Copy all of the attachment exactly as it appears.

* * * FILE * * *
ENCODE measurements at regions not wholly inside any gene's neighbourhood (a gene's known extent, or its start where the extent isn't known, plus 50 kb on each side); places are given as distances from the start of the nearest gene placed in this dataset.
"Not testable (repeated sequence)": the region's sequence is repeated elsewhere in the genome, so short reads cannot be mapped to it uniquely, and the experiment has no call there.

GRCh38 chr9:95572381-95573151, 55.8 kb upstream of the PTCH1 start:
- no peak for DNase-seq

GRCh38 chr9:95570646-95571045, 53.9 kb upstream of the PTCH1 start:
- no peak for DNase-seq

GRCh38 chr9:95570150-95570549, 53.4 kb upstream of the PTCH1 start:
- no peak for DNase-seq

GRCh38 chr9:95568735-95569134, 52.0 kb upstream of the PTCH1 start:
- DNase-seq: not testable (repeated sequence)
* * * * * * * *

ENCODE measurements at regions not wholly inside any gene's neighbourhood (a gene's known extent, or its start where the extent isn't known, plus 50 kb on each side); places are given as distances from the start of the nearest gene placed in this dataset.
"Not testable (repeated sequence)": the region's sequence is repeated elsewhere in the genome, so short reads cannot be mapped to it uniquely, and the experiment has no call there.

GRCh38 chr9:95572381-95573151, 55.8 kb upstream of the PTCH1 start:
- no peak for DNase-seq

GRCh38 chr9:95570646-95571045, 53.9 kb upstream of the PTCH1 start:
- no peak for DNase-seq

GRCh38 chr9:95570150-95570549, 53.4 kb upstream of the PTCH1 start:
- no peak for DNase-seq

GRCh38 chr9:95568735-95569134, 52.0 kb upstream of the PTCH1 start:
- DNase-seq: not testable (repeated sequence)